While preparing my post, “Bicycle Hymn of the Republicans,” I was referred to Kathryn Reid Moore of the South Florida Bicycle Coalition. We spoke on the phone, and it turned out she was working on a similarly themed post for Streetsblog.
Cost reductions, profit margins and jobs creation are what rally the Republican Party and in all of these areas, bicycling really shines. Streetsblog readers know that bicycling infrastructure has a far greater return on investment than a typical car-specific roadway. Even if you take away the "associated" benefits (health, increased public safety, etc), cyclists require less space and cause a fraction of the costly wear and tear that their motored counterparts do to asphalt.
This helped motivate the new Republican chair of the Transportation Committee, Rep. John Mica, to concede bicycles' right to the road and promise a place for this mode in a new transportation bill. In Mica's home state of Florida, there are more than 1,000 bicycle retailers and dealers, employing almost 5,000 Floridians, with gross revenues approaching $400 million. And all of these numbers are growing. … Think those bike shop owners are all Democrats? Think again!
What I find refreshing about this perspective is that it sounds so realistic–unlike the selective libertarianism of some on the right (e.g. Tea Party types) who really don’t like the Federal funding that they don’t like. Hell, aren’t we all selective libertarians? I don’t like the Federal funding that I don’t like either.
A pure libertarian wouldn’t want Federal spending on anything other than defense–if that. I respect that position for its philosophical consistency, but it’s wildly Utopian and does not reflect the American political reality.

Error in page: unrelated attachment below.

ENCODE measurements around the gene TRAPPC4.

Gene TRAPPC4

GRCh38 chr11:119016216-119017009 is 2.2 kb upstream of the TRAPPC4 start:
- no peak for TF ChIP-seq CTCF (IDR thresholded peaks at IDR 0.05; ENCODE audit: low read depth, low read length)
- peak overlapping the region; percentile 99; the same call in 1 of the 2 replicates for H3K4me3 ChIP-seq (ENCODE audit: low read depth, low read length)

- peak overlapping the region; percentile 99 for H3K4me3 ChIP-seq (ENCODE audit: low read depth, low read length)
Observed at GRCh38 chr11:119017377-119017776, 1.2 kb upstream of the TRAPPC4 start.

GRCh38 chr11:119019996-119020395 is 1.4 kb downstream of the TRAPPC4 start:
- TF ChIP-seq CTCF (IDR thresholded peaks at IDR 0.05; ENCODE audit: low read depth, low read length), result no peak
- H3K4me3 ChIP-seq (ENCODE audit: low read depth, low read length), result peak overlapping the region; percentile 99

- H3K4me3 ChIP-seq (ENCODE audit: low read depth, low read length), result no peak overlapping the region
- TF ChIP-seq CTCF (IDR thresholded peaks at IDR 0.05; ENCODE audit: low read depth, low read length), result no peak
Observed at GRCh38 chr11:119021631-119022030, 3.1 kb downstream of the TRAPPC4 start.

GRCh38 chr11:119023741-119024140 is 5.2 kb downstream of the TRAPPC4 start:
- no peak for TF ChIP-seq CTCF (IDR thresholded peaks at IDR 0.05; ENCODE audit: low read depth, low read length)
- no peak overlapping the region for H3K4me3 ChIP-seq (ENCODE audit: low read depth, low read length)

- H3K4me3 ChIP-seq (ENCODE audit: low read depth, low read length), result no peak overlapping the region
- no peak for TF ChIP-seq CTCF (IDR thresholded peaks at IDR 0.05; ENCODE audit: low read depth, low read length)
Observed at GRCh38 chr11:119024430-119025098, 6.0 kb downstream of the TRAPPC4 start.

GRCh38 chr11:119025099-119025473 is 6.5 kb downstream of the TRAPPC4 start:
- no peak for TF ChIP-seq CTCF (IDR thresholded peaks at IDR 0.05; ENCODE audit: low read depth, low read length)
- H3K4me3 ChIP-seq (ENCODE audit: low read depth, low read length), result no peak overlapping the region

The reality is that this Congress will have to pass a transportation bill. It will largely be car-centric. Just how car-centric it will be will likely depend on the voices from the rational right–such as Moore’s–being heard.
Let’s set aside politics and discuss something more pleasant: poo.
You heard it here first; cycling makes your poo nicer. Or rather, riding a bike can help to boost your bowels. "Physical activity helps decrease the time it takes food to move through the large intestine, limiting the amount of water absorbed back into your body and leaving you with softer stools, which are easier to pass," explains Harley Street gastroenterologist Dr Ana Raimundo.
What? A crude American being more subtle than a Brit blogger? It won’t happen again.
Yesterday the Bicycle Film Festival kicked off in Miami.
The BFF was started by Brendt Barbur after his infamous bicycle accident with a bus in New York over 10 years ago.
The BFF has expanded from its beginnings in New York to include 40 stops from Tokyo to Sydney to London worldwide.
In these last ten years the BFF has given the bicycle movement a venue to make, show and celebrate their movies and art.
This video is a compilation of clips from the best bike films of the last ten years:
Our DC-based author, Stacey Moses, let me know that her employer, Revolution Cycles, won “a different level.” I met Stacey for the first time last week, so I can’t say I know her that well. But I think that was her tactful way of saying, Neener neener! We got Gold!
Game on, Stacey! We just wrote a big check to our local cycling organization to support Bike to Work Week. We’re introducing a fleet of e-bikes for employees to demo. We’re building covered and locked bike parking for employees. And we’ve got other top-secret bike-friendly initiatives underway that I’m not going to tell you about right now.
Watch your back, Revolution.